Gender in project implementation


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Presentation by Jemimah Njuki at the FAO-ILRI Workshop on Integrating Gender in Livestock Projects and Programs, ILRI, Addis Ababa, 22-25 November 2011.

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Gender in project implementation

  1. 1. Gender in Project Implementation Jemimah Njuki Team Leader: Poverty, Gender and ImpactFAO-ILRI Workshop on Integrating Gender in Livestock Projects and Programs, ILRI, Addis Ababa, 22-25 November 2011
  2. 2. Outline• A stratification of strategies• General /common strategies• Using data (especially baseline data) to develop specific strategies• How do we know strategies are working?
  3. 3. A stratification of strategies Gender Aware Exploitative Accommodating Transformative Gender Blind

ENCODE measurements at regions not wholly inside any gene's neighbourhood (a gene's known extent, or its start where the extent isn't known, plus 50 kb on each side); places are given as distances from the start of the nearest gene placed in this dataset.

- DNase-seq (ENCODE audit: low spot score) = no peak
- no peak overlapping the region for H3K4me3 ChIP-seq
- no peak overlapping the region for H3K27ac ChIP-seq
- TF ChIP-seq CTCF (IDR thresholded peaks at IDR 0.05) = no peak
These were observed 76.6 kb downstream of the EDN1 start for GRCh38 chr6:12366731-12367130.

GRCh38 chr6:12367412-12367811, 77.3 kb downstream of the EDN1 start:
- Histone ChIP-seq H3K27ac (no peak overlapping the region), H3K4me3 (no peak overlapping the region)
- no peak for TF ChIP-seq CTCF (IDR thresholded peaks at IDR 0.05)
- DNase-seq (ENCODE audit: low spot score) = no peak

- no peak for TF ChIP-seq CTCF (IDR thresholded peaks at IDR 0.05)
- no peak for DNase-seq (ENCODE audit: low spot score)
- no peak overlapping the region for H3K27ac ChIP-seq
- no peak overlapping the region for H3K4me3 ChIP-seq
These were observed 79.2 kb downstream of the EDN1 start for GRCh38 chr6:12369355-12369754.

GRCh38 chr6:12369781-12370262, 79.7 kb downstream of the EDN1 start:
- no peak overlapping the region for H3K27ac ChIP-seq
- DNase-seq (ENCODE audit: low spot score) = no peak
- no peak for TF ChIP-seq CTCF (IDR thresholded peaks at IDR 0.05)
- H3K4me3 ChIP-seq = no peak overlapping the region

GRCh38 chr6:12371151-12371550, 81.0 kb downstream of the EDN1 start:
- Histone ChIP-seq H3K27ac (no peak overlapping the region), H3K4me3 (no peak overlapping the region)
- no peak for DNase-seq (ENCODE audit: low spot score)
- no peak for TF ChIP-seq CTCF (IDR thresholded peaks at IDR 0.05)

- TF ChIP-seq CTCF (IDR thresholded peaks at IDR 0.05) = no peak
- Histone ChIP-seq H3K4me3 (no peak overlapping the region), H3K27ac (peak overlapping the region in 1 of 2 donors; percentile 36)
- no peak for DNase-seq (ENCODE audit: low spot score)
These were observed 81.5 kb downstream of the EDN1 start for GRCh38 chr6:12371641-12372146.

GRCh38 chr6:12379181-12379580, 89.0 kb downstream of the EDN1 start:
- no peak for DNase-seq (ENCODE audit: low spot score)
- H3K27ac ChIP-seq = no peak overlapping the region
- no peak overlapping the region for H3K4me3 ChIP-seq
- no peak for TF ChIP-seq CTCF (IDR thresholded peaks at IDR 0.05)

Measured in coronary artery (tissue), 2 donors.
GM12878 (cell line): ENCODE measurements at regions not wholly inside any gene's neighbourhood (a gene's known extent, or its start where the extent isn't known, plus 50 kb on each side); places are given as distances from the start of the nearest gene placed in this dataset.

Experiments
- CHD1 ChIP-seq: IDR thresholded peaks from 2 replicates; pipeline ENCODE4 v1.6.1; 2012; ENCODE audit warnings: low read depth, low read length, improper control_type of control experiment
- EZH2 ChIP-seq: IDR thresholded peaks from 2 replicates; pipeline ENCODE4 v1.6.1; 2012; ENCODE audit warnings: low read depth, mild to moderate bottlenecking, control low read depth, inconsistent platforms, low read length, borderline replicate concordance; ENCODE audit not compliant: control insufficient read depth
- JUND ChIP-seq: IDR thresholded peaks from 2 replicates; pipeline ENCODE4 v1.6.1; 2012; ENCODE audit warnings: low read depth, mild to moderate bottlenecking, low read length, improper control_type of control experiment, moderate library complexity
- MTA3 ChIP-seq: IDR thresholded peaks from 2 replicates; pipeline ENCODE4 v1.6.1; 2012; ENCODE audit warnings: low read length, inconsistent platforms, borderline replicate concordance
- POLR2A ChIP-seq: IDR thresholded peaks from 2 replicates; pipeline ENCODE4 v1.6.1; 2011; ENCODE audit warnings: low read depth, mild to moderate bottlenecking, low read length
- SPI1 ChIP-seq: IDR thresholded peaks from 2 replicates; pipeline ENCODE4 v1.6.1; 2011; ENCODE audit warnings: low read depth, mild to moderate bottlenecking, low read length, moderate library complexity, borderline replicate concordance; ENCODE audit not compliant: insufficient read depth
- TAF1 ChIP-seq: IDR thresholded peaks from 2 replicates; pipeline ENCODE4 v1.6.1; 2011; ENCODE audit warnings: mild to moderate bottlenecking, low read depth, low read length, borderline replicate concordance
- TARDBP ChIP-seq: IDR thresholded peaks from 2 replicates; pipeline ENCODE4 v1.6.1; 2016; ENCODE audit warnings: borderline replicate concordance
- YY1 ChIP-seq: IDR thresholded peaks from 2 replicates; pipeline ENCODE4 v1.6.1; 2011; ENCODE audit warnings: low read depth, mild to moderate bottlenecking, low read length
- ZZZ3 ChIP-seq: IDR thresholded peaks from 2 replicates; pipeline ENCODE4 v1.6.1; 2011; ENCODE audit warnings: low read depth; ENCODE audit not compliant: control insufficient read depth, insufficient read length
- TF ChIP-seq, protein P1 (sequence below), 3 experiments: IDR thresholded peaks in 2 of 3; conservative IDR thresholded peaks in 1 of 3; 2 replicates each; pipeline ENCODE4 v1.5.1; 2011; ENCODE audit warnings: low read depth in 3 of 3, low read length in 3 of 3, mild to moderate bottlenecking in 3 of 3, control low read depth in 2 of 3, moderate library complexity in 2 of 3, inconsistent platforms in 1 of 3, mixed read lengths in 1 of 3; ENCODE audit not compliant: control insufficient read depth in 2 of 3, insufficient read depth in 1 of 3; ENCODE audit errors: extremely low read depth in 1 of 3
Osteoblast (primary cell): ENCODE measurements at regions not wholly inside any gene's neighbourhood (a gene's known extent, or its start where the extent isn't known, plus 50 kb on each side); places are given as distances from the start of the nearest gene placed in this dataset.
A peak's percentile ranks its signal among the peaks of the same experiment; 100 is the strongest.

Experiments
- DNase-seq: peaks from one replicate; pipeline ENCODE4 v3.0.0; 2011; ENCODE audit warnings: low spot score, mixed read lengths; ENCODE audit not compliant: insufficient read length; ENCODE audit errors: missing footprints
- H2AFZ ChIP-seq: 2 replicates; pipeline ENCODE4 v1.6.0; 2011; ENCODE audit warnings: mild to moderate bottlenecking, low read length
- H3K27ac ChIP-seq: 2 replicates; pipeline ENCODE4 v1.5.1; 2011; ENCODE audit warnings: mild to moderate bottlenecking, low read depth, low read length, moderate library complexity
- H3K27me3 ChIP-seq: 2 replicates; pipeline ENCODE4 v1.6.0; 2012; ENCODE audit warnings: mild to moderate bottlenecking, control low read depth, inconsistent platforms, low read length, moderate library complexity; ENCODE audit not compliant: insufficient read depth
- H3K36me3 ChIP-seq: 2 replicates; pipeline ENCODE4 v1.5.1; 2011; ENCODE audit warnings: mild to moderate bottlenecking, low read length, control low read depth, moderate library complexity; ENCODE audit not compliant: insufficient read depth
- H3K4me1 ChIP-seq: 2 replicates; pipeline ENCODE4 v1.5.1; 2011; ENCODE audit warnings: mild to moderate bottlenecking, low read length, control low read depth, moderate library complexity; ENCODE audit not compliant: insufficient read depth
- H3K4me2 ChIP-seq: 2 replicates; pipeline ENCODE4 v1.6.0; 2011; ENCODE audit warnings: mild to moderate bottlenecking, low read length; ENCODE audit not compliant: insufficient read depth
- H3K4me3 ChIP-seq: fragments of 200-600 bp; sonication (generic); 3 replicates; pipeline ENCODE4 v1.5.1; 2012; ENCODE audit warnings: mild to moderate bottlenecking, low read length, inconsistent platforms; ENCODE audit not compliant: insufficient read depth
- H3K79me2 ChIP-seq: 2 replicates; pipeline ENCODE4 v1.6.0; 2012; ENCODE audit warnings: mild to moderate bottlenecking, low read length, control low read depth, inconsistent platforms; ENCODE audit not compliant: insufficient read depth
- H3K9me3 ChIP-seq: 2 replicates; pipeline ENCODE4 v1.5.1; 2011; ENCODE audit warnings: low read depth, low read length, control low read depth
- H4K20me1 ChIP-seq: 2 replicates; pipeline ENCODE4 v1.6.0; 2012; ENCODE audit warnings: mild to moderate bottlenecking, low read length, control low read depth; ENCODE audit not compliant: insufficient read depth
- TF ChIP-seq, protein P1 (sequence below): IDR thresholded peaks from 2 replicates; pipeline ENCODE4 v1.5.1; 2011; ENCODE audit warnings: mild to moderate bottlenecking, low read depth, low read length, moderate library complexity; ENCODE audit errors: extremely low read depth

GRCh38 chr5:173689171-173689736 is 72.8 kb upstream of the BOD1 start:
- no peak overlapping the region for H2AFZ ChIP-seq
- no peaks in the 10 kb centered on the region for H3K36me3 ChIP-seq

4. 4. A stratification of strategies Take advantage of rigid gender norms and existing imbalances inGender power to achieve program objectives.Exploitative Expeditious in the short run but unlikely to be sustainable Can result in harmful consequences and undermine the program’s intended objectiveGender Acknowledge the role of gender norms and inequities and seek to develop actions that adjust to and often compensate for them.Accommodating No active strategy to seek to change the norms and inequities Focus on limiting any harmful impact on gender relations. Actively examine, question, and change rigid gender norms andGender imbalance of powertransformative Encourage critical awareness among men and women of gender roles and norms Challenge and address the distribution of resources and power relationships between women and others in the community